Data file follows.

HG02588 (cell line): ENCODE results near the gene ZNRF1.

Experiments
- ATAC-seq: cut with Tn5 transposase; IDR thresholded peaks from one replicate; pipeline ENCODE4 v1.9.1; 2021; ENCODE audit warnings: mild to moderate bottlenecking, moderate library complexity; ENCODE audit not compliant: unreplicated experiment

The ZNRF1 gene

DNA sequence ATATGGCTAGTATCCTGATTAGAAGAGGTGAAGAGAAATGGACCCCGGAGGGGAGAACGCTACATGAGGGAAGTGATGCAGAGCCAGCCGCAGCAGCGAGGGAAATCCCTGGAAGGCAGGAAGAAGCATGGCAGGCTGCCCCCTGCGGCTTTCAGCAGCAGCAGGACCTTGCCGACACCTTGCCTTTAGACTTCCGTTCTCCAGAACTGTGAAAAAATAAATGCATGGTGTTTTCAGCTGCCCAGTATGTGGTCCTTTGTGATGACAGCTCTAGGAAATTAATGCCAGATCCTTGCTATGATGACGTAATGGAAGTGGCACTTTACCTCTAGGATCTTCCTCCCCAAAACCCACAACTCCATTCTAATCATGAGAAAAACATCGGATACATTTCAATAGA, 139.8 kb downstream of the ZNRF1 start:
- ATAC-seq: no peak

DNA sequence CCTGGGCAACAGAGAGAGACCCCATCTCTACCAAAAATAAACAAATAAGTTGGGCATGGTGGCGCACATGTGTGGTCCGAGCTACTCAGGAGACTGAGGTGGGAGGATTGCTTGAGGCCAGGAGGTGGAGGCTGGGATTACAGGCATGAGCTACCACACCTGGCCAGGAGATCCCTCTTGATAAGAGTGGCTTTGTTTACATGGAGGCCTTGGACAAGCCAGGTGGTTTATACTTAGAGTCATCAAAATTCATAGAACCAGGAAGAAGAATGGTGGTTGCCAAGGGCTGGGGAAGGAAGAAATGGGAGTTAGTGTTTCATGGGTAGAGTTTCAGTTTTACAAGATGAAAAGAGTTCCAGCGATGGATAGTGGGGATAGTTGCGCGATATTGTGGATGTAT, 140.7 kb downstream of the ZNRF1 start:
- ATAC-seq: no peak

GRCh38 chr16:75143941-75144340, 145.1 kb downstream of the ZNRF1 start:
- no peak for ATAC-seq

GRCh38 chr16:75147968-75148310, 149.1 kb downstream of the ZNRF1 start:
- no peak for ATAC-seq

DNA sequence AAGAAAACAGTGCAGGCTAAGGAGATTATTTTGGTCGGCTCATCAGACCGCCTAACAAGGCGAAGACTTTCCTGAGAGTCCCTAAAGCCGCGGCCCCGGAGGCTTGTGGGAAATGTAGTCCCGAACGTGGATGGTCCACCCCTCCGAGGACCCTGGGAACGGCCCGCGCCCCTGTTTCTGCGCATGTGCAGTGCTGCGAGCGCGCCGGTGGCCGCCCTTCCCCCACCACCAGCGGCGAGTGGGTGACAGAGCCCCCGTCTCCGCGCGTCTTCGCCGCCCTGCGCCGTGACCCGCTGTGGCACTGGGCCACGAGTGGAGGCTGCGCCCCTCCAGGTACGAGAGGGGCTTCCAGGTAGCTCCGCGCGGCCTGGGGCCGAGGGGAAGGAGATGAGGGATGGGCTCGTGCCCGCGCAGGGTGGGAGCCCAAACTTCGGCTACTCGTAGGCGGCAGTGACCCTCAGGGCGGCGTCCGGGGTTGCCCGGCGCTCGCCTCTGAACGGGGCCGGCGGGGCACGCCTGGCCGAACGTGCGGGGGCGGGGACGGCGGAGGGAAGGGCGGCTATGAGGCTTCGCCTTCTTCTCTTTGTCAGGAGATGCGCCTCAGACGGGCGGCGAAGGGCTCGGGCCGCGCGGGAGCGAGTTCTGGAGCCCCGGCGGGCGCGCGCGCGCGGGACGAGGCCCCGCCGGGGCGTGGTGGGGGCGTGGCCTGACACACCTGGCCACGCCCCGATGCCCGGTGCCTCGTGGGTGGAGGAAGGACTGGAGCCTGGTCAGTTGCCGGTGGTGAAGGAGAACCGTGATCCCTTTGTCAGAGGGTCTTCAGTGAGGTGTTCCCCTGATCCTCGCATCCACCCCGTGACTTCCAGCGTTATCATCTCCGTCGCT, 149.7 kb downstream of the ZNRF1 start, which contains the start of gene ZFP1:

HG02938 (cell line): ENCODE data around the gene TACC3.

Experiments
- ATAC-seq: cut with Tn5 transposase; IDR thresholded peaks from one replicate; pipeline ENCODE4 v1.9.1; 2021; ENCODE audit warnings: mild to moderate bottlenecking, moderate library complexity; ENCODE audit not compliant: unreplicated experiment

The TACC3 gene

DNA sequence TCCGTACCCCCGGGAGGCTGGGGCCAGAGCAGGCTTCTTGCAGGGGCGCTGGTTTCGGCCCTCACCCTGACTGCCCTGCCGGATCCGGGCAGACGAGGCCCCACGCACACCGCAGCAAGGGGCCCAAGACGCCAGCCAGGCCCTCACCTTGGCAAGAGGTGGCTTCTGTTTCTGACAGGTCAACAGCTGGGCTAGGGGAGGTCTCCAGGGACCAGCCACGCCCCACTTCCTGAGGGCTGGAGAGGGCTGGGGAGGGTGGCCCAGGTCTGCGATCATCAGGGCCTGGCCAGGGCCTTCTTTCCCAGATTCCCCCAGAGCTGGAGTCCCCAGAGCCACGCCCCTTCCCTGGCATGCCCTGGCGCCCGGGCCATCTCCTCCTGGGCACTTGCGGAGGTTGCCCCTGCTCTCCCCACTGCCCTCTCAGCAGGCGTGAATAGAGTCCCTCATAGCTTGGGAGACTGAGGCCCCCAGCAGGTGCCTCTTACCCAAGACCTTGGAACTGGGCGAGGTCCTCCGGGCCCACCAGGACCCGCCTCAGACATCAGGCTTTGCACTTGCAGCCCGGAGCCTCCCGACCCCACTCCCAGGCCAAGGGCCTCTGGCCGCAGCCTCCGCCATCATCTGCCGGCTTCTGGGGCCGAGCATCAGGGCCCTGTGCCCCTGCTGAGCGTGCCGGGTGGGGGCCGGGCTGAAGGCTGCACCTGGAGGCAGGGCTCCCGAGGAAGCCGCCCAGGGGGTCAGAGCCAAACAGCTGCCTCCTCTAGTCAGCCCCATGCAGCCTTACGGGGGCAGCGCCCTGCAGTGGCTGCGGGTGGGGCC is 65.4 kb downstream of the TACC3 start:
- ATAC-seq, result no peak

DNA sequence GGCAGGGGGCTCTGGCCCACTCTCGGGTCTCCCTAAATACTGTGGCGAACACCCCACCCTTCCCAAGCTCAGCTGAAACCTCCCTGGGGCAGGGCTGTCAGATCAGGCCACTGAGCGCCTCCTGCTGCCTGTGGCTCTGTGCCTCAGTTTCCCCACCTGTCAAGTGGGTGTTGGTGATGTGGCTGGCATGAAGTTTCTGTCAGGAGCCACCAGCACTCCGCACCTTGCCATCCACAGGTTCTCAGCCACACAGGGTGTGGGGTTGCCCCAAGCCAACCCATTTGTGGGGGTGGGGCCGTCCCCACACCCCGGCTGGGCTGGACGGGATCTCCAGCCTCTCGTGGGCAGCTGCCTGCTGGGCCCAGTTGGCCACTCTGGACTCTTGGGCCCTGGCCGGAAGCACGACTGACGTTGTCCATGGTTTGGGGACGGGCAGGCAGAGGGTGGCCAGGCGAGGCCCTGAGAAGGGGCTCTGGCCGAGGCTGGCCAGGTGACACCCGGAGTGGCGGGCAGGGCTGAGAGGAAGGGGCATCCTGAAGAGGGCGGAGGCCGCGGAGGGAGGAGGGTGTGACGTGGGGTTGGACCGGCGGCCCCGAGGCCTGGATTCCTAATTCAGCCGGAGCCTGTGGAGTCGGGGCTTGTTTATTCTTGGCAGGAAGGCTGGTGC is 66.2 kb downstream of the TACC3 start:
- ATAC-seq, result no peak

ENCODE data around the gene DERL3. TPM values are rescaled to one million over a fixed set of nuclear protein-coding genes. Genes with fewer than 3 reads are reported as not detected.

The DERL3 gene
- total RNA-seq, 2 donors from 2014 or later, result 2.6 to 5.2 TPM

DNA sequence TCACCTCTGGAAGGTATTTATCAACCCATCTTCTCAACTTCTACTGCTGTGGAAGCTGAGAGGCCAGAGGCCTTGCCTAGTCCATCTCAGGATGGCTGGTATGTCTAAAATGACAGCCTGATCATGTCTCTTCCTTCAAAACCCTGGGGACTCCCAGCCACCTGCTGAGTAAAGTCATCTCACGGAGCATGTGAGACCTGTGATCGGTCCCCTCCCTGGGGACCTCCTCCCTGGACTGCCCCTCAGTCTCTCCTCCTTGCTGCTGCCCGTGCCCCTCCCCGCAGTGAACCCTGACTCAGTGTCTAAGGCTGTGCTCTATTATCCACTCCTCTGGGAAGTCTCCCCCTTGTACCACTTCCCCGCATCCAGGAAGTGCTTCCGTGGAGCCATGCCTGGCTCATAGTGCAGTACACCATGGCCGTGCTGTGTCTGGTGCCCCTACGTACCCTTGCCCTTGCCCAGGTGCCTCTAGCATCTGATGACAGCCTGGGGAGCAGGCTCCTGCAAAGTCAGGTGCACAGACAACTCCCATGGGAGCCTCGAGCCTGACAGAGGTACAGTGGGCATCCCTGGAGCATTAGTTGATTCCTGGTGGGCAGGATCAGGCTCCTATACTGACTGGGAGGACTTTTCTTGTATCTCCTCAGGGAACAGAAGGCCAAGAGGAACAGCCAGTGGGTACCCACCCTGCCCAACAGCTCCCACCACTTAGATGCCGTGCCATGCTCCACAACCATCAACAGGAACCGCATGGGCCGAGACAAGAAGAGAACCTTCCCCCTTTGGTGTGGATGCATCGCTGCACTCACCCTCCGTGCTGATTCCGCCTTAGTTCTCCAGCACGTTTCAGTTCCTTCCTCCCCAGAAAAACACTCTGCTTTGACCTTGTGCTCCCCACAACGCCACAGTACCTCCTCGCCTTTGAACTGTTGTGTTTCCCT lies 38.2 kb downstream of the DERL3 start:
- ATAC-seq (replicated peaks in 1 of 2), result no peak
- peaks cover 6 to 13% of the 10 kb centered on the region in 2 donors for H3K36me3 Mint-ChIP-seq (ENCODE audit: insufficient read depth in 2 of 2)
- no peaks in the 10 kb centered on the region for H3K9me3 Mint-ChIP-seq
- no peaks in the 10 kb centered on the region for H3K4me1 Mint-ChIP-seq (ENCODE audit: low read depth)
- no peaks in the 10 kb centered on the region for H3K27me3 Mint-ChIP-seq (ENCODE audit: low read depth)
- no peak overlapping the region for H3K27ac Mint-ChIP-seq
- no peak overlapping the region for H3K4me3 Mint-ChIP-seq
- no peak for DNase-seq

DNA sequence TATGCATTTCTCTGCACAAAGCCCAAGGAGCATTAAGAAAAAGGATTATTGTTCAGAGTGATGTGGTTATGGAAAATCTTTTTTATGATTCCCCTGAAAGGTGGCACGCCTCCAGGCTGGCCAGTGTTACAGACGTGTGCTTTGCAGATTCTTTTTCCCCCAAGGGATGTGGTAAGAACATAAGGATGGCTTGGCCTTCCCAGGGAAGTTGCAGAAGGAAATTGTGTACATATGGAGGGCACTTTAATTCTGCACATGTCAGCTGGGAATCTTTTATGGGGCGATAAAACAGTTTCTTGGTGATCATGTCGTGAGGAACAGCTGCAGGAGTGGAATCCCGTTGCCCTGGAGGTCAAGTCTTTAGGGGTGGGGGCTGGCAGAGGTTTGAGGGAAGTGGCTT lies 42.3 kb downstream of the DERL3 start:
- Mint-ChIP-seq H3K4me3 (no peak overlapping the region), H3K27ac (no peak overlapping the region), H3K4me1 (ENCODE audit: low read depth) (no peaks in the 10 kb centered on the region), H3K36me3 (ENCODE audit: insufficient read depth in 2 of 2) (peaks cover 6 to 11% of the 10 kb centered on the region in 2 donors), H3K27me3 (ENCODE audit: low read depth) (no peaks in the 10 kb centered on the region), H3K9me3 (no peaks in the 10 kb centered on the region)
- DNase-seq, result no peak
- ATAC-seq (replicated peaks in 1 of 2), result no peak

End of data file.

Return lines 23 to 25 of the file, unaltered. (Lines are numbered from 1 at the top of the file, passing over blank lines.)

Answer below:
The DERL3 gene
- total RNA-seq, 2 donors from 2014 or later, result 2.6 to 5.2 TPM

DNA sequence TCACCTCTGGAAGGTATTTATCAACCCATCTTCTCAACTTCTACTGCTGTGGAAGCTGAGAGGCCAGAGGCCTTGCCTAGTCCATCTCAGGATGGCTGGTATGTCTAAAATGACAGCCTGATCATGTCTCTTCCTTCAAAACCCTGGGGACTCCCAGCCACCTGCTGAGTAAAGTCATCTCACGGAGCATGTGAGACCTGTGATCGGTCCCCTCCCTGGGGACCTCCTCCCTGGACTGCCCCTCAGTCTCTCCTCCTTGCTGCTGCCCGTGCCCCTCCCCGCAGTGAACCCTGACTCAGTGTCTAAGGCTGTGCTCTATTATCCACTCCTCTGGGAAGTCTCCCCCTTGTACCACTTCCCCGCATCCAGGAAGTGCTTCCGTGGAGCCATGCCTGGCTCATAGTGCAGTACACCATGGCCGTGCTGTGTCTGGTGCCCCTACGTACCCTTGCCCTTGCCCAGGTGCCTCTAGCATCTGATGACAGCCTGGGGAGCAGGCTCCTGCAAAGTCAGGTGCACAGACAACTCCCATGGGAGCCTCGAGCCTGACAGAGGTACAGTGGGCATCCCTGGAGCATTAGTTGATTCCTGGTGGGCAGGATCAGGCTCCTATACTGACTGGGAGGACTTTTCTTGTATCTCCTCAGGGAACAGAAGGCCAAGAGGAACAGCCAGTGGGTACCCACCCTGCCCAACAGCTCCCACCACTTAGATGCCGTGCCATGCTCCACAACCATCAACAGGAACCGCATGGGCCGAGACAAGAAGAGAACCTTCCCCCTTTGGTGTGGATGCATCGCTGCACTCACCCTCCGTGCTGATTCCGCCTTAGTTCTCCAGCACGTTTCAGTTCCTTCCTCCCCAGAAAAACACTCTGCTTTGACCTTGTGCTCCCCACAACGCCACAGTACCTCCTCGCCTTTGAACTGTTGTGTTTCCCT lies 38.2 kb downstream of the DERL3 start: